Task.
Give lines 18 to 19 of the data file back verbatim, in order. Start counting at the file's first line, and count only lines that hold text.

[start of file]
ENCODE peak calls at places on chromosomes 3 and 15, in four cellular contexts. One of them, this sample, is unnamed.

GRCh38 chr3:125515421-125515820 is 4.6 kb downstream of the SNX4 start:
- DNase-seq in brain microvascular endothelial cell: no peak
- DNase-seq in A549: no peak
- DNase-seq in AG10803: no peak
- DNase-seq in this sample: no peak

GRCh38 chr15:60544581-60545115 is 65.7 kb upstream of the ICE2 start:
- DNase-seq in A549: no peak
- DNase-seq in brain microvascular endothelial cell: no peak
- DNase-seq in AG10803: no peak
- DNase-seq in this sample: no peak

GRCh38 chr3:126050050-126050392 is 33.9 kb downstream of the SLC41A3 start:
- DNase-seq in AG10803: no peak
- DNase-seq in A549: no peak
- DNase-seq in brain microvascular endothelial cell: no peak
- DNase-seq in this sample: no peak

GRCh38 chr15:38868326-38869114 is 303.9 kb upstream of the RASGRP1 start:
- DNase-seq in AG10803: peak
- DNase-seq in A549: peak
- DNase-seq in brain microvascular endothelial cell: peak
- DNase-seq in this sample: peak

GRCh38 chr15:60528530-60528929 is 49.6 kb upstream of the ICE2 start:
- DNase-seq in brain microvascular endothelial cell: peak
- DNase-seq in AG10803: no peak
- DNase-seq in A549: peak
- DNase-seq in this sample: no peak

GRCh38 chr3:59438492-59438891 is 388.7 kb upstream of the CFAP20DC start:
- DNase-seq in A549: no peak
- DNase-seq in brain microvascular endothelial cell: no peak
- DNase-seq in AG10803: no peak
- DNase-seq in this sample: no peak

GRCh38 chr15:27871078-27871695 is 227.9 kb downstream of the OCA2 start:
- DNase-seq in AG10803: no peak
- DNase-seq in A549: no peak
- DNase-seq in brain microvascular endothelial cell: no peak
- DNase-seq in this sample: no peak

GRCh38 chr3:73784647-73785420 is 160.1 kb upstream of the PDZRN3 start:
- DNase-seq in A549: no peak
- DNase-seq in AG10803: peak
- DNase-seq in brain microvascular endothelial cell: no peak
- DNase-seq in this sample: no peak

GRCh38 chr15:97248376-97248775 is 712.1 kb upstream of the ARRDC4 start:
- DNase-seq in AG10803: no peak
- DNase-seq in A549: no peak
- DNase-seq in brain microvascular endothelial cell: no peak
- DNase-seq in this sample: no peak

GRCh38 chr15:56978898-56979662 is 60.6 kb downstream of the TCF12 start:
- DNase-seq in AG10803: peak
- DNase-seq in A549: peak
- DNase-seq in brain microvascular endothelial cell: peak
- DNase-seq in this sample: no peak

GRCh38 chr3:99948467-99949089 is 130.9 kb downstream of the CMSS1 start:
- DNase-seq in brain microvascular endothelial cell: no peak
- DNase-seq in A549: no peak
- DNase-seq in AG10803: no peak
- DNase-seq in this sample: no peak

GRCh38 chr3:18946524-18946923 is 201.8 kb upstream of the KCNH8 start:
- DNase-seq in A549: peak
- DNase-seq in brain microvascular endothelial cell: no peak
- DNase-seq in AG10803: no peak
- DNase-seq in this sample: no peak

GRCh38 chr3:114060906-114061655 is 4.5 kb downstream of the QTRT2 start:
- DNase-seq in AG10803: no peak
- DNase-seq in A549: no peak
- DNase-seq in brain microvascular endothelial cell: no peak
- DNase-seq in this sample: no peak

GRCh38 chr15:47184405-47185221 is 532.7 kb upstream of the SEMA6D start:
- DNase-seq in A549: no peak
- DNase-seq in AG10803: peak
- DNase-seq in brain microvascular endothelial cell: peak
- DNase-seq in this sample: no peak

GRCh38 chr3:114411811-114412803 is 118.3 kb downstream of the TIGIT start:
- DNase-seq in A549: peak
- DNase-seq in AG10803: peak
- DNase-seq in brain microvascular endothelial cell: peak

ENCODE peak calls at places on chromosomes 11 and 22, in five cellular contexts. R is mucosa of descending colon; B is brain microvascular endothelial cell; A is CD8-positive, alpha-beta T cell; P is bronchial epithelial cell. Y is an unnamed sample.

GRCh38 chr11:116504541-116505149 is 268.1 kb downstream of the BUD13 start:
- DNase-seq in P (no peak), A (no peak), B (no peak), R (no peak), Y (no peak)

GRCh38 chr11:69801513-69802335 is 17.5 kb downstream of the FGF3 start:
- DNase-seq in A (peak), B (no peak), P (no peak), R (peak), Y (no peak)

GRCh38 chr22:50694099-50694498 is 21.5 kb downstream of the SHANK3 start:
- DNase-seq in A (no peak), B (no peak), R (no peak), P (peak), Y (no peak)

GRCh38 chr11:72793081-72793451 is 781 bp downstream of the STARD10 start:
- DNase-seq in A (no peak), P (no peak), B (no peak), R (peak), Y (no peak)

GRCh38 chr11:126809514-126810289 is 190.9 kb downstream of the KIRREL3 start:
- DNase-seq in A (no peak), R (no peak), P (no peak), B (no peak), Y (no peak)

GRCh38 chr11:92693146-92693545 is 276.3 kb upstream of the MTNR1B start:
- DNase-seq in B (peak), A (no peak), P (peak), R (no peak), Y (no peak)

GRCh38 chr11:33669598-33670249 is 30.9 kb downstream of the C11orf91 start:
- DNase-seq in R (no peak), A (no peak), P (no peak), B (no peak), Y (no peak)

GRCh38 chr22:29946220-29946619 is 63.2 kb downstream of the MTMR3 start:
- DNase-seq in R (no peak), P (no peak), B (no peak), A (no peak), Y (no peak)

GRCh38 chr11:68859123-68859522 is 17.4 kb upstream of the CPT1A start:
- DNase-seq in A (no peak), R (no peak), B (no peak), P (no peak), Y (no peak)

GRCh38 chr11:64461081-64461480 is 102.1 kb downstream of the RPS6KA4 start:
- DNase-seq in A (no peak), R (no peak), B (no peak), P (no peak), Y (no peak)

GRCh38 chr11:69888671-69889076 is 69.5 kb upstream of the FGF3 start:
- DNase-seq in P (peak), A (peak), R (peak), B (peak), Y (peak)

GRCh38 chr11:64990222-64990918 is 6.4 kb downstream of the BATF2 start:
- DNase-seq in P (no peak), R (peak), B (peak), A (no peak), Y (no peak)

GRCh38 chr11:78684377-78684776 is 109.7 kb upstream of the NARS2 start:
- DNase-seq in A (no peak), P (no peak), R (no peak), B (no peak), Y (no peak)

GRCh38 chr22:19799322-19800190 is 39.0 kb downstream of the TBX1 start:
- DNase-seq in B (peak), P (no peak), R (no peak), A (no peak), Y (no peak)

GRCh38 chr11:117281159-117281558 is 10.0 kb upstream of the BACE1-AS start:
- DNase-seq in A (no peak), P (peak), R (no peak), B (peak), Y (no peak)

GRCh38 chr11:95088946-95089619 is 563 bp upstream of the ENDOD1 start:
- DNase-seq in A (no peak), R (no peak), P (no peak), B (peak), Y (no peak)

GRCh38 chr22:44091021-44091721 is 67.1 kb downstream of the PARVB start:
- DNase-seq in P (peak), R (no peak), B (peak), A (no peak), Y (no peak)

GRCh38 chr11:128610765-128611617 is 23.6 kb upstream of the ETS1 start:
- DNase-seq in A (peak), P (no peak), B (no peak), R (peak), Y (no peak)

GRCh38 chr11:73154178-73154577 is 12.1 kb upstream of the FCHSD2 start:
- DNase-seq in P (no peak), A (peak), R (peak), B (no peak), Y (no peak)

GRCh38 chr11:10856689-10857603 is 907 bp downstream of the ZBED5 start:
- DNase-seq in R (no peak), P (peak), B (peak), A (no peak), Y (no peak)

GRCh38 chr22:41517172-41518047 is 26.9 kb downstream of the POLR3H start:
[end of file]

- DNase-seq in AG10803: peak
- DNase-seq in A549: peak